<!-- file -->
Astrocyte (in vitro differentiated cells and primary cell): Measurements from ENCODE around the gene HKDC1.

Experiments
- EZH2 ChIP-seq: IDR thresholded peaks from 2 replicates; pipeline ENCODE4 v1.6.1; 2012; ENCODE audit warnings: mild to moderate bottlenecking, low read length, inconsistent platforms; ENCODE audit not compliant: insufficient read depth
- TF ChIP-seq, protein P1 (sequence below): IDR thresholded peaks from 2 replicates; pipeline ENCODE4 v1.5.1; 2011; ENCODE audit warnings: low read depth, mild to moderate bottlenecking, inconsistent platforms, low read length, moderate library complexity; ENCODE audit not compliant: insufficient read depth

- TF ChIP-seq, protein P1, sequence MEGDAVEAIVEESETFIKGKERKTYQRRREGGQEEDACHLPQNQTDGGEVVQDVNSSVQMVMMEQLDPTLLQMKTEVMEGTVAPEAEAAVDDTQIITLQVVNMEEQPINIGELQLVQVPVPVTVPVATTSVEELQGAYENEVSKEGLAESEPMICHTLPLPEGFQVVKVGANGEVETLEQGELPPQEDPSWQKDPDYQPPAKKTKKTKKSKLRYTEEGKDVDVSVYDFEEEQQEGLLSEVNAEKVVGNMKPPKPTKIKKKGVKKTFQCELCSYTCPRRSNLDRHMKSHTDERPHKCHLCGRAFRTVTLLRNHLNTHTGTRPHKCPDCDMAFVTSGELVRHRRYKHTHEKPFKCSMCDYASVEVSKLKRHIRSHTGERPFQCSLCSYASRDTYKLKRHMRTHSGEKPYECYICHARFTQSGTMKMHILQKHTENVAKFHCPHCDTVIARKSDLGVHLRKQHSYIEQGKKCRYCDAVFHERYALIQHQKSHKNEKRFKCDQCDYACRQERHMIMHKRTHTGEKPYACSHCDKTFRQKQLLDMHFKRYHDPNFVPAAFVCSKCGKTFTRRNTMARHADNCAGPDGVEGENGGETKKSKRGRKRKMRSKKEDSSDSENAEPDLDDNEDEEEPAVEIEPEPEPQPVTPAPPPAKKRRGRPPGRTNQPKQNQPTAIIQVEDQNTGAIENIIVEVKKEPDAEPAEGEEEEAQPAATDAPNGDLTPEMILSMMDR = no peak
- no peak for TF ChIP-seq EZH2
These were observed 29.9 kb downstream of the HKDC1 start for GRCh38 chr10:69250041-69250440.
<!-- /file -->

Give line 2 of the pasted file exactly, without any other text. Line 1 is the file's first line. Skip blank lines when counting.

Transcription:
Experiments